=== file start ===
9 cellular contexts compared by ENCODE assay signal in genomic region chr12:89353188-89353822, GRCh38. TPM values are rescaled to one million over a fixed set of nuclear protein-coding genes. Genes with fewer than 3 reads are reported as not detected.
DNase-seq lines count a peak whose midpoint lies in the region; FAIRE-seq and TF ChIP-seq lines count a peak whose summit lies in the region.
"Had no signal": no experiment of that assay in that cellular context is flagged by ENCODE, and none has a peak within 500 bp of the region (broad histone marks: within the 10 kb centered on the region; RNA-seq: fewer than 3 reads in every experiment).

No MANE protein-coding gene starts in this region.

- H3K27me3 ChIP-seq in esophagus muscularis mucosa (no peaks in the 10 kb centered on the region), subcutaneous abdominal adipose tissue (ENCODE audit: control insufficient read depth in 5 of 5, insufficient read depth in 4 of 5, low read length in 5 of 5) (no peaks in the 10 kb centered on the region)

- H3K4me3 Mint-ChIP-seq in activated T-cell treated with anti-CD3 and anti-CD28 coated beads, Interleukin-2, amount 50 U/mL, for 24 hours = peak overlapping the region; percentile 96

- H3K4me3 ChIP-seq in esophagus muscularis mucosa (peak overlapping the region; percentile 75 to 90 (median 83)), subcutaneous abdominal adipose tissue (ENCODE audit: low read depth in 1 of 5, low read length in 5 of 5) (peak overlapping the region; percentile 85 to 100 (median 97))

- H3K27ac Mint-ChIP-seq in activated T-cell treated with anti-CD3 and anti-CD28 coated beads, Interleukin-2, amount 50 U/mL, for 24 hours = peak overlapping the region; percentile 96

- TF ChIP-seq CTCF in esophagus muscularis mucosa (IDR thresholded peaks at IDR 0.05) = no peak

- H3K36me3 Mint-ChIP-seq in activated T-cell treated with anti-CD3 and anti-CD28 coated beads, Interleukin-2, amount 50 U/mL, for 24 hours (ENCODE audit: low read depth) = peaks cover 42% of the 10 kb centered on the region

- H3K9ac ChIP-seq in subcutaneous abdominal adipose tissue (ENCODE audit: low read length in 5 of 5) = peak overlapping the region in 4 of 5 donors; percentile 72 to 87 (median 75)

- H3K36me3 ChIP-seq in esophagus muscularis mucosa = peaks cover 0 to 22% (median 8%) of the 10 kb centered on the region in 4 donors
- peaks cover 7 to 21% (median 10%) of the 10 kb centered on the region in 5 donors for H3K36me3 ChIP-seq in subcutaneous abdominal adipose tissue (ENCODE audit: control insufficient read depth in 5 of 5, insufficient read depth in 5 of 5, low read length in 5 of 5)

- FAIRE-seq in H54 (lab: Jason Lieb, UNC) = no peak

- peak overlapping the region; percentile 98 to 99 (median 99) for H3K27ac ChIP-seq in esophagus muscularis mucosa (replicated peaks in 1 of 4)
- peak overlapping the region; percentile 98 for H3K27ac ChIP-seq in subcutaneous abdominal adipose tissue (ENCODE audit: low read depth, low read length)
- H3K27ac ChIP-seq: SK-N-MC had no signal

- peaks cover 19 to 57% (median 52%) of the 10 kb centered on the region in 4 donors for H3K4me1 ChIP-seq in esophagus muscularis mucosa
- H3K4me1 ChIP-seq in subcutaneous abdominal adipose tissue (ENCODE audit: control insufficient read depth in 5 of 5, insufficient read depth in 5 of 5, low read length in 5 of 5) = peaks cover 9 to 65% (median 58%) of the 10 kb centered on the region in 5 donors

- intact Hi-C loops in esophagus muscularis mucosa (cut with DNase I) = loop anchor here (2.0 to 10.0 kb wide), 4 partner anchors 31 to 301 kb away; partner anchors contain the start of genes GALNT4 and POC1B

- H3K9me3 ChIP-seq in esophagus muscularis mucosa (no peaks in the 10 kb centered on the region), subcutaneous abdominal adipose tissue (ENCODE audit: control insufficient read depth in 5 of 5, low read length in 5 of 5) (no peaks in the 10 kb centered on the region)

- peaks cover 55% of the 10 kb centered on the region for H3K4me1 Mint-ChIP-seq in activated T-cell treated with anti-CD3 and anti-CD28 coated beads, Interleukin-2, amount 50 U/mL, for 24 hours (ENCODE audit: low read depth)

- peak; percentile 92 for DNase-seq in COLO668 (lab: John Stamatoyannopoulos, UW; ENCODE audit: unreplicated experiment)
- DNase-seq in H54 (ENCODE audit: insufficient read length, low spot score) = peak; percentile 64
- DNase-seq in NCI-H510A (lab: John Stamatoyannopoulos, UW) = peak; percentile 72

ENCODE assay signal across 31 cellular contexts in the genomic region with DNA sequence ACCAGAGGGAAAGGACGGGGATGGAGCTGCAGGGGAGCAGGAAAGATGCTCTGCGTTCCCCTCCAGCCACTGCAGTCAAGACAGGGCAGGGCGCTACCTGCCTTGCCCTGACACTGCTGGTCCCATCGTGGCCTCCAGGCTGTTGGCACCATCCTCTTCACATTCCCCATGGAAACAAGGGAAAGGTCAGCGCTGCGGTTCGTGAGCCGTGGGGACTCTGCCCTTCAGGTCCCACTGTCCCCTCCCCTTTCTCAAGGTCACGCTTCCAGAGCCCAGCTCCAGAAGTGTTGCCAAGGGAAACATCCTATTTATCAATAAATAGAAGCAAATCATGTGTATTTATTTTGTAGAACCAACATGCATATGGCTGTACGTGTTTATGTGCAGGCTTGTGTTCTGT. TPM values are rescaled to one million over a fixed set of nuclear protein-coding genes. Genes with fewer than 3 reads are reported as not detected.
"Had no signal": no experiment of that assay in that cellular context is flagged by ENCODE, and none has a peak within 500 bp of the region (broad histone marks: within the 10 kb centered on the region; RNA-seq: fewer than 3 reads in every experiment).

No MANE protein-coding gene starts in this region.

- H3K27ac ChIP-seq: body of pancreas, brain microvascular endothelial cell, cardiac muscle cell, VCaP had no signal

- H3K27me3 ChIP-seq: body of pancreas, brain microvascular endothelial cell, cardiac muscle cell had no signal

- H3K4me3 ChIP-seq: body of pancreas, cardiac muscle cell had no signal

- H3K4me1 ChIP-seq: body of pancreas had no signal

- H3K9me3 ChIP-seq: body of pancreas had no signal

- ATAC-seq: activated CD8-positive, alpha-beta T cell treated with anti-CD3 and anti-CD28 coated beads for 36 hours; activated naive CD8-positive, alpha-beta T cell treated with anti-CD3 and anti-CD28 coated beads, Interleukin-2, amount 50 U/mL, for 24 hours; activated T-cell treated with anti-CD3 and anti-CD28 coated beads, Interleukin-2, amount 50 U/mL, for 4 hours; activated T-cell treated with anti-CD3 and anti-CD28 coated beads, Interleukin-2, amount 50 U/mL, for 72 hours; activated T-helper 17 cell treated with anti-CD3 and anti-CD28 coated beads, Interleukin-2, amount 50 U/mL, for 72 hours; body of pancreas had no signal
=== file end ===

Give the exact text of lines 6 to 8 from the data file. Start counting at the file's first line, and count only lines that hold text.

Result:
- H3K4me3 Mint-ChIP-seq in activated T-cell treated with anti-CD3 and anti-CD28 coated beads, Interleukin-2, amount 50 U/mL, for 24 hours = peak overlapping the region; percentile 96

- H3K4me3 ChIP-seq in esophagus muscularis mucosa (peak overlapping the region; percentile 75 to 90 (median 83)), subcutaneous abdominal adipose tissue (ENCODE audit: low read depth in 1 of 5, low read length in 5 of 5) (peak overlapping the region; percentile 85 to 100 (median 97))

- H3K27ac Mint-ChIP-seq in activated T-cell treated with anti-CD3 and anti-CD28 coated beads, Interleukin-2, amount 50 U/mL, for 24 hours = peak overlapping the region; percentile 96